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Hi guys, I'm a designer interviewing for new jobs right now. I'm having some anxiety about my portfolio going into these interviews, because a large portion of my latest work is under a non disclosure agreement. To avoid any legal nonsense, I have excluded these projects in my interviews despite them showcasing my best and most recent work. I'm worried that I'm not showing what I'm capable of. My question is how do I work around this? Should I just make a couple of my own projects to accurately show my skills now? Is there a way to show this work without breaking the contract? Thanks for the help!
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Your best bet is to do a couple of concept projects that show off your skills. You can then also have a couple of place holder slide for each of the projects that are on the way with silhouette the new product with some text that says "xxx" product, launching "xxx" date so they can see you have production work coming, you can't show it, but you can confirm you have that experience.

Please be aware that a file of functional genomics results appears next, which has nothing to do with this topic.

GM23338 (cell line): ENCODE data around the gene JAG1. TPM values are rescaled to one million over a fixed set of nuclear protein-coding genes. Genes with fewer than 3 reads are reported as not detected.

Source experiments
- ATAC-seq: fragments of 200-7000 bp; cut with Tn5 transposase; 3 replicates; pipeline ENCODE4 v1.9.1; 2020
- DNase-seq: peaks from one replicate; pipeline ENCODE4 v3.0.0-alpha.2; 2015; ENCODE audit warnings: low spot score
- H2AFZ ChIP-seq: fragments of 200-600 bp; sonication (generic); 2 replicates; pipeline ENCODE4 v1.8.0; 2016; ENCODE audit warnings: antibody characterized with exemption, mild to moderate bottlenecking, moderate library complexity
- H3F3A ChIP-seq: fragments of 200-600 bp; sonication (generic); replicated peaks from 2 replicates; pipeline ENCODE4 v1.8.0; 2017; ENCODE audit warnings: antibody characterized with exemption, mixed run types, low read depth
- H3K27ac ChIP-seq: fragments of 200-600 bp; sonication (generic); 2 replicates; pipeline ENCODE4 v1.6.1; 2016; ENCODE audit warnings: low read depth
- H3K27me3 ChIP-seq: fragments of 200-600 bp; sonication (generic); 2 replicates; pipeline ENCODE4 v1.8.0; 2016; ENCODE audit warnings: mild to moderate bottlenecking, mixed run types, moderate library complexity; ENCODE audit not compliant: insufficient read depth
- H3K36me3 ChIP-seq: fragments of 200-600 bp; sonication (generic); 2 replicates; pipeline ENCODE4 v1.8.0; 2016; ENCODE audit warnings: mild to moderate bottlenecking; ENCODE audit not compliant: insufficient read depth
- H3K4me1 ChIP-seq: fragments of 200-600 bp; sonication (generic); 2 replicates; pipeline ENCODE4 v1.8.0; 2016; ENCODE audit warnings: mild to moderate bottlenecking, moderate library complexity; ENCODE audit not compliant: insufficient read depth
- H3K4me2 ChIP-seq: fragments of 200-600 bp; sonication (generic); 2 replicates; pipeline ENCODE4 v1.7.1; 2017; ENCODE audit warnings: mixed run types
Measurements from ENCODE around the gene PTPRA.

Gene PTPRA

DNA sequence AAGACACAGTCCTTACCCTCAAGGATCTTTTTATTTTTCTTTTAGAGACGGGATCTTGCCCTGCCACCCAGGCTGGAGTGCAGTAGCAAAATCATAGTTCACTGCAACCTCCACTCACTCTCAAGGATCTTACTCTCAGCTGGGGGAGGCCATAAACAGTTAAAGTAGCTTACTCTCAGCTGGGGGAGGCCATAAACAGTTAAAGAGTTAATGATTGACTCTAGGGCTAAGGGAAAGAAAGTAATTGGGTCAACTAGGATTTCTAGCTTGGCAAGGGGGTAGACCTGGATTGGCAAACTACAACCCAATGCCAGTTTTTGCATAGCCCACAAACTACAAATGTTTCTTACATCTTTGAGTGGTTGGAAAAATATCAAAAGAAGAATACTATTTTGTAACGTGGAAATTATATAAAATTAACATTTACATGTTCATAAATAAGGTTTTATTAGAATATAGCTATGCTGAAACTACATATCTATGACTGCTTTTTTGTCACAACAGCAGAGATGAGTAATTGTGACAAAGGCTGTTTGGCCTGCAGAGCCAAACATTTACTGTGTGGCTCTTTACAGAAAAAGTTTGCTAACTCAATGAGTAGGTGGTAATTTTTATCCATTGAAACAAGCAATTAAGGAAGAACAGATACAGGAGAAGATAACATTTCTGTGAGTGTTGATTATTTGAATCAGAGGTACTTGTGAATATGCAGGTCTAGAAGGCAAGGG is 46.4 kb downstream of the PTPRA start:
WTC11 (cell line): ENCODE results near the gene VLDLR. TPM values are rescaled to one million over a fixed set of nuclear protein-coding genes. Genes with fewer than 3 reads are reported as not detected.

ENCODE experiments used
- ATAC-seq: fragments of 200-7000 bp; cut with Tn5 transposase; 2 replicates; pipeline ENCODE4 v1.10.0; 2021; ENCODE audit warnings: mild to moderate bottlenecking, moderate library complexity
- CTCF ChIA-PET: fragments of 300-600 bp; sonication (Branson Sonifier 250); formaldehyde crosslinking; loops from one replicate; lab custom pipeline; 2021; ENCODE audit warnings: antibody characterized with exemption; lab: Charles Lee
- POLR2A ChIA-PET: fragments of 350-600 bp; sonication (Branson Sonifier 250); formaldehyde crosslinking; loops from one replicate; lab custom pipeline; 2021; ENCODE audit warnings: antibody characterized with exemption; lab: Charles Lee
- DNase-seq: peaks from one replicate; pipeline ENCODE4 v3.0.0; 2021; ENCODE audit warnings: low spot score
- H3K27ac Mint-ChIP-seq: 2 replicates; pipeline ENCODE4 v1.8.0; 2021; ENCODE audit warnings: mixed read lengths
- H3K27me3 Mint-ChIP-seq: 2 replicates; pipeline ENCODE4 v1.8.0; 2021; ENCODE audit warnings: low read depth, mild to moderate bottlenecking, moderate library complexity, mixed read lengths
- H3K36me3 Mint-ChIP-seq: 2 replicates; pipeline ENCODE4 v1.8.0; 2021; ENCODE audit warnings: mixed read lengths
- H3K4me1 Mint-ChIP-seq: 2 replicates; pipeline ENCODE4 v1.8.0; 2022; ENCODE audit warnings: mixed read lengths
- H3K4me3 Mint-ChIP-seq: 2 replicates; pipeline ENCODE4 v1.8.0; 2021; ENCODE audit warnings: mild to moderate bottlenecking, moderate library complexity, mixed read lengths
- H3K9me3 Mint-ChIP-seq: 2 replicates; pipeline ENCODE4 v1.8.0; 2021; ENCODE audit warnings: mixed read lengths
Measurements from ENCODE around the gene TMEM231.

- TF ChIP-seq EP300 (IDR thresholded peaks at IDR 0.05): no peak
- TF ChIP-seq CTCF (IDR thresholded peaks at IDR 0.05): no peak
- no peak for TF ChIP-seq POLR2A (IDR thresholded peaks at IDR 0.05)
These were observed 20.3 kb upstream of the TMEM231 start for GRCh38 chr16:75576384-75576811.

In my experience, it is a small world. You never know who knows who. If you are interviewing with a consulting firm or a competitor, you defiantly don't want to expose yourself to not only breach of contract, but liability. Your most important asset is your reputation.
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As yo says it's a small world, I have shown things in interviews that were not released, but at the time it was for industries that were wholly different from anything I had worked on in the past, and I assumed that risk. I have former colleagues who had shared work during an interview and the director of company X wound up being good friends with his boss, and immediately called him up to let him know what he had just seen.
The only thing that could save you is if any part of the project has been publicly revealed. Once that happens you can consider the project itself public domain although the development work you did is still covered under NDA. It really depends on where you work for and how serious they are. If you were to share the iPhone 11 design you'd likely be fired within 45 minutes. If you work on point of purchase designs for trade shows, chances are no one would know the difference unless you were going to your nearest competitor for an interview.